A Smooth Transition to ECMAScript 6: Using New Features

In part one of this miniseries, we talked about the timeline for ES6 rollout, feature compatibility in existing environments and transpilers, and how to get ES6 set up in your build process.

Today, we’ll continue the conversation, looking at some of the easiest places to start using ES6 in a typical front-end Backbone + React project. Even if that's not your stack, read on! There's something for everyone here.

If you want to try out the examples, you can use a sandboxed ES6 environment at ES6 Fiddle.

New Features

Classes, Shorthand Methods, and Shorthand Properties

A lot of client-side JS code is object-oriented. If you're using Backbone, just about every Model, Collection, View, or Router you ever write will be a subclass of a core library Class. With ES6, extending these objects is a breeze. We can just call class MySubclass extends MyClass and we get object inheritance. We get access to a constructor method, and we can call super from within any method to apply the parent class's method of the same name. This prevents us from having to write things like:

Backbone.Collection.prototype.initialize.apply(this, arguments)
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A Smooth Transition to ECMAScript 6: First Steps

I'm really excited about the newest version of JavaScript, ECMAScript 6 (ES6). But I'm also terrified. There's already so much to do between mentoring, contributing to open source, and working on the projects that pay the bills. When will I ever find the time to learn a whole new version of JavaScript?

As developers, it's our blessing and curse to always be learning. When I think about getting ready to adopt ES6, I feel some anxiety about the thought of having to figure out all of the new patterns and APIs it exposes.

In this miniseries, we'll look at some quick and easy ways to integrate ES6 into what you're working on today. Hopefully, by adding ES6 patterns into our coding practice a little at a time, we'll be able to avoid spending a weekend learning the new API when we could be playing outside.

Looking Ahead to ES6

ES6 will be the first update to JavaScript since ES5 was finalized in 2009. ES6 was originally slated to come out in 2013, but was then pushed back a couple more times, and is expected to be finalized this month, June 2015.

There's a lot of JavaScript in programming these days.

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Cloud in My Coffee - Episode 3 with Gabe Monroy

After a month hiatus, it's time for your monthly dose of “Cloud in My Coffee”, the monthly video series from the Engine Yard Community Team. This video series features interviews with many of the people that make Engine Yard what it is every day. From the “C” level executives to those working the tickets on our Support Team, you’ll have the opportunity to get to know the Yardees around the world, all from the comfort of your seat, cup of coffee close at hand.

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7 Patterns to Refactor JavaScript Applications: Service Objects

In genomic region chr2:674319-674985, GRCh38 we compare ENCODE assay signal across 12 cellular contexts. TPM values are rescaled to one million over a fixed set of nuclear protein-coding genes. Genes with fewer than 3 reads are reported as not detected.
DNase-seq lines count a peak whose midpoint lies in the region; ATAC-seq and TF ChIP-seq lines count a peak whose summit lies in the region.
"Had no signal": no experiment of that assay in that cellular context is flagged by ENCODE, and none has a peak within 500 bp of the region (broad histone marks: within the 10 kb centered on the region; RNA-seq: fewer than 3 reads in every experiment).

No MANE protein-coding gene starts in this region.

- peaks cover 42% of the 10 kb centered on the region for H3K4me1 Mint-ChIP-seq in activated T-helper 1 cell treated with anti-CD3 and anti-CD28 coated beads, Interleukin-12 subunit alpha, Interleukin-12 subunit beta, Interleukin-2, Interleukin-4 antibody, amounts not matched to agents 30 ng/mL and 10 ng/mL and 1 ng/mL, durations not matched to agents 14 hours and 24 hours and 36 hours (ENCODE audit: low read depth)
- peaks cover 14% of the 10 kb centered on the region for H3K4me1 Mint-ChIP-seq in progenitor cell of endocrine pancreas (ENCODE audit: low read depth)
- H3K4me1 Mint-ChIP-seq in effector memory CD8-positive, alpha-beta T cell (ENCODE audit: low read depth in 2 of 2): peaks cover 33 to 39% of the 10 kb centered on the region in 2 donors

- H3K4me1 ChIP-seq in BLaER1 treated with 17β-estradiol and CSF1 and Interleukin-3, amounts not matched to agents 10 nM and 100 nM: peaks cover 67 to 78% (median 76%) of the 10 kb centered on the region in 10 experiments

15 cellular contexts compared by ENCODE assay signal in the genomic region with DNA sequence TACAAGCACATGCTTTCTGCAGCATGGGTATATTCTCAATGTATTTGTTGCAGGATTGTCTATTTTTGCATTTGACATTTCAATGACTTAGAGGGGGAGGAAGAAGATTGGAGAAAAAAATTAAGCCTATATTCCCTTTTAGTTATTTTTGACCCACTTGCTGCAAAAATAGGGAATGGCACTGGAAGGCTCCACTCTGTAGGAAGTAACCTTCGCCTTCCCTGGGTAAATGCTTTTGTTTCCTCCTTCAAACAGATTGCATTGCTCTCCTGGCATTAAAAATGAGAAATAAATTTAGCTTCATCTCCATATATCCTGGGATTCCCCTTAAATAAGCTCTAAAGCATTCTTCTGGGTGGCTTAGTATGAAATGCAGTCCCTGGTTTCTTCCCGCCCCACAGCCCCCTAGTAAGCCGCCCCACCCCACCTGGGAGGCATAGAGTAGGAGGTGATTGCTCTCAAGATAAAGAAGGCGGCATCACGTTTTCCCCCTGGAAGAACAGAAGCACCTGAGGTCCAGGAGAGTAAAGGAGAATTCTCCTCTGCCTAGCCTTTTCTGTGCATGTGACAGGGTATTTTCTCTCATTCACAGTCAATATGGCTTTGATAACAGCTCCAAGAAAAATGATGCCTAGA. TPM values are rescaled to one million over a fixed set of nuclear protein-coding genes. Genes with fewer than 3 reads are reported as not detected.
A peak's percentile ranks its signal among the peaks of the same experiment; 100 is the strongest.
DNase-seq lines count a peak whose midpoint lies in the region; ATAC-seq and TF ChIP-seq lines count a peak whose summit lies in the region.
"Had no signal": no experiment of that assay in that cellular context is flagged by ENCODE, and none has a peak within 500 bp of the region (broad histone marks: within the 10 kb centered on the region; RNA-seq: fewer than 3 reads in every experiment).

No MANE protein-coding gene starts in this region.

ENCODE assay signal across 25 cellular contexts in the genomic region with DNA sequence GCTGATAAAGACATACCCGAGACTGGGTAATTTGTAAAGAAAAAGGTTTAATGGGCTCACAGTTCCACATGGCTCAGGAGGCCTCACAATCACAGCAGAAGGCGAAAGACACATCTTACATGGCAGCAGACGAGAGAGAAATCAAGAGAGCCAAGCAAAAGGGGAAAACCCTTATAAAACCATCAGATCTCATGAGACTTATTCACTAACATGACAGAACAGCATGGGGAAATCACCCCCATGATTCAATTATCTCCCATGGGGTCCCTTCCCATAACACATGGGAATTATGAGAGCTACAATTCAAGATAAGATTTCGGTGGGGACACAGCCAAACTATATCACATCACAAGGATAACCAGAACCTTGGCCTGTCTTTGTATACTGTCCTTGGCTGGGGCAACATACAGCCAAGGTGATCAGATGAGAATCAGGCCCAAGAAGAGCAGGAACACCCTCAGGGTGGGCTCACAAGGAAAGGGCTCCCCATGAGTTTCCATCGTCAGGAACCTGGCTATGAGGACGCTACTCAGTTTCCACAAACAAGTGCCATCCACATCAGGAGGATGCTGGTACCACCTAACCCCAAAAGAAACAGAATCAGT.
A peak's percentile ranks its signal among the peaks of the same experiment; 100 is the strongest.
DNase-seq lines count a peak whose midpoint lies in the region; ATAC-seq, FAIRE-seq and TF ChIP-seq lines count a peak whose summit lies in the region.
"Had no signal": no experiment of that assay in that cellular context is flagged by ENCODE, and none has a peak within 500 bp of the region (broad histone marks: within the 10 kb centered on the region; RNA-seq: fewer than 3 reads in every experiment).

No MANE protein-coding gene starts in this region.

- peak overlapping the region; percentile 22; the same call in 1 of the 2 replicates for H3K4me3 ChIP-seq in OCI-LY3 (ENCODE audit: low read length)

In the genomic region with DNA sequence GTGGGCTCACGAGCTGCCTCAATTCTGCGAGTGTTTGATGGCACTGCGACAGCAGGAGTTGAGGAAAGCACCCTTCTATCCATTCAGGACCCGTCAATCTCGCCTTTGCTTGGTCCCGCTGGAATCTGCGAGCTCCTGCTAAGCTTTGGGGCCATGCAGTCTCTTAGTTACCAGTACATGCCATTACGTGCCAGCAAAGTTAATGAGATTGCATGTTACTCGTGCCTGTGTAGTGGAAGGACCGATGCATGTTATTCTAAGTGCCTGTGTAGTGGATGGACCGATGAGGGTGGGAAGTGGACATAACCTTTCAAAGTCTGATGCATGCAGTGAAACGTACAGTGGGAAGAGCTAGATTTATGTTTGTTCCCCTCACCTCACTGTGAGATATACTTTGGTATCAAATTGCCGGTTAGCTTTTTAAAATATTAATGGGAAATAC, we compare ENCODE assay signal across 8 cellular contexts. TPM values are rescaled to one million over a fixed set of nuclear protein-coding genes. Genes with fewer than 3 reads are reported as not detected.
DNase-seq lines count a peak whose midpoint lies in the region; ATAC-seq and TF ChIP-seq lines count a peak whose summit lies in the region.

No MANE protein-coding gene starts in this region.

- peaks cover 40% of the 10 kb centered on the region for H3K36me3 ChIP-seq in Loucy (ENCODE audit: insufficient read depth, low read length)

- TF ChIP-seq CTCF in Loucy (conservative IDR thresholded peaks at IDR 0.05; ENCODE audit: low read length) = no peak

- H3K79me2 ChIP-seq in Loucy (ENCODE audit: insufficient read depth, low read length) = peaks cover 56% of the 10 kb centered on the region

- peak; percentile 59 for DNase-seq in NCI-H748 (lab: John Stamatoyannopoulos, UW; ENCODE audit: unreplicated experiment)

Note: This is part two (prev/next) of a seven part series that starts here.

Service Objects are objects that perform a discrete operation or procedure. When a process becomes complex, hard to test, or touches more than one type of model, a Service Object is useful for cleaning up your code base. Even a Service Object that performs one single step can be a valuable abstraction for clarity and testing.

To ensure isolation of a Service Object, follow these principles:

  • Strict with input and output. Service Objects are designed to handle a very specific process, so we can forego the Robustness Principle in favor of creating a tool for a single, specific purpose.
  • Documented thoroughly. Since Service Object code likely lives in a different file than the code where it is used (e.g. a controller or model method), the reader will not have the benefit of context when trying to understand what the Service Object is doing. Hence, documenting the argument types, logical paths, and return values is crucial.
  • Terminates after completion. This pattern should not be conflated with a worker process, which could set an interval, listen for web socket messages, or perform some other procedure with no immediate end. Service Objects should be invoked, perform their operations (whether synchronous or asynchronous), and terminate.
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Middleman: Static Sites Aren’t Just for Blogs

When working on a new language, framework, or toolset, we’re often working with an example that wants us to build a blog. While blogs are great and easy to build, they are a limited in scope, and it could be we’re looking to build a different sort of static site—one that isn’t a collection of posts arranged by date. So what's the alternative?

Enter Middleman.

Middleman is a framework built for the purpose of creating simple static sites. Think of it as Jekyll, but for everything that isn’t a blog. And in this post, we’ll look at creating a simple static site with Middleman. This example was built using Ruby version 2.1.1p76.

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